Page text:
The Carry On kit contains packets of granulated cane sugar. This is the biggest problem in the kit. Here’s why: sugar does not dissolve well in alcohol. The only way to make an Old Fashioned using granulated sugar is to add your bitters and a splash of water to the sugar. Then, you must rigorously muddle the sugar grains into a paste before adding your spirit. If you have ever tried to do this you know that it’s not easy. You need a smooth, wooden muddler that you can pivot around the bottom of a thick rocks glass, grinding the sugar into oblivion. It takes time, effort, and a little muscle—and even then, you won’t get it perfect because there isn’t much liquid. Remember, sugar grains won’t really dissolve once you add the liquor, so the cocktail flavor depends on your success here. To make matters worse, the sugar packets contain unrefined Demerara. This is “sugar in the raw” which is great from a flavor perspective, but the large grains are even harder to dissolve despite being bigger targets for a muddler. This is why most of us just forego granulated sugar completely and use 2:1 simple syrup instead. Using a rich syrup amounts to the same thing when all is said and done, and it doesn’t require any muddling whatsoever. And because the sugar is already dissolved, you get the full flavor into the drink without running the risk of leftover grains in the bottom of the glass.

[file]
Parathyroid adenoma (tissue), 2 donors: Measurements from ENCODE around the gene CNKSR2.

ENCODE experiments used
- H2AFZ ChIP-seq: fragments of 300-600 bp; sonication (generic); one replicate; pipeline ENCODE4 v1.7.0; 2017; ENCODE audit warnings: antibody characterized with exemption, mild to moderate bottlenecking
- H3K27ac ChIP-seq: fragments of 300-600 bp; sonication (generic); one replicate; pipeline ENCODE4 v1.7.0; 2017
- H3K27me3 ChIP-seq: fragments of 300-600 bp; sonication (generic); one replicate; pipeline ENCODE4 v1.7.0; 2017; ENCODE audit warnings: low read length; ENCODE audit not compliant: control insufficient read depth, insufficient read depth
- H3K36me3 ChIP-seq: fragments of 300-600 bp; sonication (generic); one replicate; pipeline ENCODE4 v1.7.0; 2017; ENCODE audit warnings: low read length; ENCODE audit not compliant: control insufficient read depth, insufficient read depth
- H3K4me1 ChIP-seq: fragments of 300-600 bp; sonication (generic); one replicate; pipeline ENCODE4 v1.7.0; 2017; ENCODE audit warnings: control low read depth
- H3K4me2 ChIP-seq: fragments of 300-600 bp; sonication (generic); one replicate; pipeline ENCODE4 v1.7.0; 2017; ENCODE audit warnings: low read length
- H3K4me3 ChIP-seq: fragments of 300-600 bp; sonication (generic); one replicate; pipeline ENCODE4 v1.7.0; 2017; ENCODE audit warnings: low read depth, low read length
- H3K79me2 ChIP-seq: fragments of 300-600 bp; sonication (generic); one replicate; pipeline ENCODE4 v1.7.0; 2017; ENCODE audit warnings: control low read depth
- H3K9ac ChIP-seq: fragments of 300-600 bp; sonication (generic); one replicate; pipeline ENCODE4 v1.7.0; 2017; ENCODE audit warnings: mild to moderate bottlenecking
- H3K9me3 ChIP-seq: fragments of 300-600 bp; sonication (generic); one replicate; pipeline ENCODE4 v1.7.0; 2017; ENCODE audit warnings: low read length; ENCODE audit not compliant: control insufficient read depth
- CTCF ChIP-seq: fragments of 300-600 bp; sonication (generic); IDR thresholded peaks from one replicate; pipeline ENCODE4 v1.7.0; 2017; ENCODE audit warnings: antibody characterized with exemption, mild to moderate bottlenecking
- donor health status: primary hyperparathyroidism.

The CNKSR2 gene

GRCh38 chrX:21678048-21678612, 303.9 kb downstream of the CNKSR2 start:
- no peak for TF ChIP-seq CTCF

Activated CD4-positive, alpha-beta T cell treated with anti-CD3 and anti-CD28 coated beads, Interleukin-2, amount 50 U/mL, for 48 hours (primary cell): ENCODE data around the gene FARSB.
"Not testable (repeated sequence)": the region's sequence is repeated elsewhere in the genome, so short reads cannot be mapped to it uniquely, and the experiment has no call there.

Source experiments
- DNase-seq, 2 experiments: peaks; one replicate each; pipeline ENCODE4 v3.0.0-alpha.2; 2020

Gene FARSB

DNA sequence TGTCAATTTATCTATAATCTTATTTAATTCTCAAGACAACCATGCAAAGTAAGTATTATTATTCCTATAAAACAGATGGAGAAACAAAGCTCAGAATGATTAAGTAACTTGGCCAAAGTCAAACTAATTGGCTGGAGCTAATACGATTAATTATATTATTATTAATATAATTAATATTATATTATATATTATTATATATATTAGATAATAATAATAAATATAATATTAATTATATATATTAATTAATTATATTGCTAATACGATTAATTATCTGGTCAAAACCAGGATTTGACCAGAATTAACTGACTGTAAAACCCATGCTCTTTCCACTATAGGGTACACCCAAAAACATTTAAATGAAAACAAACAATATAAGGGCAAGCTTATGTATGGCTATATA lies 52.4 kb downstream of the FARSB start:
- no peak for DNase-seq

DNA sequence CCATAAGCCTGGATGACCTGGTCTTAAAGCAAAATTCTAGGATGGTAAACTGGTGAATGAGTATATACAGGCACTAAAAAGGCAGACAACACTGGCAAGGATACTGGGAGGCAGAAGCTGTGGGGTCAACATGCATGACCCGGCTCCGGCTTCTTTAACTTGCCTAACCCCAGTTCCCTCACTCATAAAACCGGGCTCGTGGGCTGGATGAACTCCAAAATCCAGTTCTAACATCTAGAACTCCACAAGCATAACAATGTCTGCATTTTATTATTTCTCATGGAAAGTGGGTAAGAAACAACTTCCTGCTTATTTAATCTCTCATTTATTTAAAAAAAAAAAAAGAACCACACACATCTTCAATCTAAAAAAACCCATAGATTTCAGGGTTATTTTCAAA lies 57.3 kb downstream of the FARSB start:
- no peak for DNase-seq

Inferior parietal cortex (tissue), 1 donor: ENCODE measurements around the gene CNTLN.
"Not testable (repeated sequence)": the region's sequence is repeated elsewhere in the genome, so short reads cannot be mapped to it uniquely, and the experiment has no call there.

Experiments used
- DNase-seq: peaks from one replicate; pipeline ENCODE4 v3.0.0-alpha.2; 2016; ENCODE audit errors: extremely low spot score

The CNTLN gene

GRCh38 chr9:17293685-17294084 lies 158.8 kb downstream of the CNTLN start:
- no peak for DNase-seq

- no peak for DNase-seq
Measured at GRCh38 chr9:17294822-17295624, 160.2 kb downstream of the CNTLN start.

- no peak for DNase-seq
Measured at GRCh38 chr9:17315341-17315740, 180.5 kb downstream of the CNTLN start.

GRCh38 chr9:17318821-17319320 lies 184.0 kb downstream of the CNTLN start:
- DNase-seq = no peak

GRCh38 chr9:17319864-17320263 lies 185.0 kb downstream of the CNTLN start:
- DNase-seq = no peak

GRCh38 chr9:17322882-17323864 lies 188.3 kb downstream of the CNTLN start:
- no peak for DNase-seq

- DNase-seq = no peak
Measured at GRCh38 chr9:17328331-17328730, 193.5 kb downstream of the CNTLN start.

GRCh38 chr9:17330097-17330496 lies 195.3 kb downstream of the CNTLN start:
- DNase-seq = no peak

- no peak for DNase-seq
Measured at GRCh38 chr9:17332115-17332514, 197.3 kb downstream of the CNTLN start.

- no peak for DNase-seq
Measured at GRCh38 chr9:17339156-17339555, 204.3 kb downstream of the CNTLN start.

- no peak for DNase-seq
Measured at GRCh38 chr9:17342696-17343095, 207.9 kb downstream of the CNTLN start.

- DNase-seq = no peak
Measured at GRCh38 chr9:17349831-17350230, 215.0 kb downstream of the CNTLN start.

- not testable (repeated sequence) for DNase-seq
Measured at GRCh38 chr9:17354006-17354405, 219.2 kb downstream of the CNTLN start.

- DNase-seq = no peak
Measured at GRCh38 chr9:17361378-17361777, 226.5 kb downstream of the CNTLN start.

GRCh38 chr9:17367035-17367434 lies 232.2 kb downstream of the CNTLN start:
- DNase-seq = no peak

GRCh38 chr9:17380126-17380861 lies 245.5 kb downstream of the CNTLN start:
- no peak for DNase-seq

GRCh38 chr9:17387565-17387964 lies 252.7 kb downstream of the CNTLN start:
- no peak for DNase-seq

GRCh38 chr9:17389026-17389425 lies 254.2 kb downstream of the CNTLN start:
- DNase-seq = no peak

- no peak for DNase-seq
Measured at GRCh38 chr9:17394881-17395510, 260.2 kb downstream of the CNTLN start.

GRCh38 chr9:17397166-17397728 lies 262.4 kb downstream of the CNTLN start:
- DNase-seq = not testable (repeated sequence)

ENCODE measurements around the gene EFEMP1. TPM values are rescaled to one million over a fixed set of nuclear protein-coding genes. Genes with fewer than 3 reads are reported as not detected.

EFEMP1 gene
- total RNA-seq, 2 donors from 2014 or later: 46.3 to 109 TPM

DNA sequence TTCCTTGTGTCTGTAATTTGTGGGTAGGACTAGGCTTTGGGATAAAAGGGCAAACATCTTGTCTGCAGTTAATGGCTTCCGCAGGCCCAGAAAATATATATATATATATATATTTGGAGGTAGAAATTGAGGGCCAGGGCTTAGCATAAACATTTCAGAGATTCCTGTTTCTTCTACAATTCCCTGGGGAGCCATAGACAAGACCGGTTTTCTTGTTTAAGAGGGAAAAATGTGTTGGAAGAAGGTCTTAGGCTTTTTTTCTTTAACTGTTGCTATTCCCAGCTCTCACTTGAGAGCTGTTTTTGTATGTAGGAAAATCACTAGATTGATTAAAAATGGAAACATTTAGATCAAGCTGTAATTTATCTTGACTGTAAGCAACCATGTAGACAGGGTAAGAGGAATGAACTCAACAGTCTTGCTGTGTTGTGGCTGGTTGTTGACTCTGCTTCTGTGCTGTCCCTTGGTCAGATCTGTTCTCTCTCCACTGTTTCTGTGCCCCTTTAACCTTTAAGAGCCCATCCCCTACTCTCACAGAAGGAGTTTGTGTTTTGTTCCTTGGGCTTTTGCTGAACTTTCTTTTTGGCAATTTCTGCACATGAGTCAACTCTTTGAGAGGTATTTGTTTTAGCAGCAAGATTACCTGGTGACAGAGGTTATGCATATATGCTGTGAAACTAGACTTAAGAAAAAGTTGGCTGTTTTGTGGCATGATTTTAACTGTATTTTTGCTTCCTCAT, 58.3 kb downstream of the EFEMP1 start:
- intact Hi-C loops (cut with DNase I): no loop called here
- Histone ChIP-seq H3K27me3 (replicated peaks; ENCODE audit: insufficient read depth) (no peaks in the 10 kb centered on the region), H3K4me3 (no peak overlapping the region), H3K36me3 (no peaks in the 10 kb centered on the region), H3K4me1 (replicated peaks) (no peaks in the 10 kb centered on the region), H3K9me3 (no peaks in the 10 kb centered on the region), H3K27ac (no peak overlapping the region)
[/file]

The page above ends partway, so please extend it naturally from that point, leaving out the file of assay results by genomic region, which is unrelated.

Travel Old Fashioned Cocktail
1 mini bottle of base spirit (i.e. whiskey)
2 dashes Angostura bitters
1/4 ounce rich 2:1 simple syrup
Procure a mini bottle of liquor from your flight attendant and pour it into a glass. Add two dashes of Angostura bitters. Empty the contents of the 1/4-ounce vial of rich simple syrup (or use half of the 1/2-ounce vial). Stir with ice to combine and chill.
It’s a simple solution—quite literally. If we do this right, we need to consider the quantity since we are replacing the Carry On kit’s convenient sugar packets with a liquid. A properly executed Old Fashioned calls for 1/4 ounce of rich 2:1 simple syrup. We need a tiny container to hold the syrup for every drink we want to make. Glass vials that work are .75 inches in diameter so they fit perfectly inside the Altoids tin. We picked up several to test various configurations but found that the best option is to use two different sizes together: a 1/4-ounce vial (2 drams) with an eye dropper, and a 1/2-ounce (4 drams) with a flat cap. This will hold enough rich simple syrup to construct three Old Fashioned cocktails. The dropper and flat cap are interchangeable which comes in handy during a recharge or for measuring out half of the larger vial.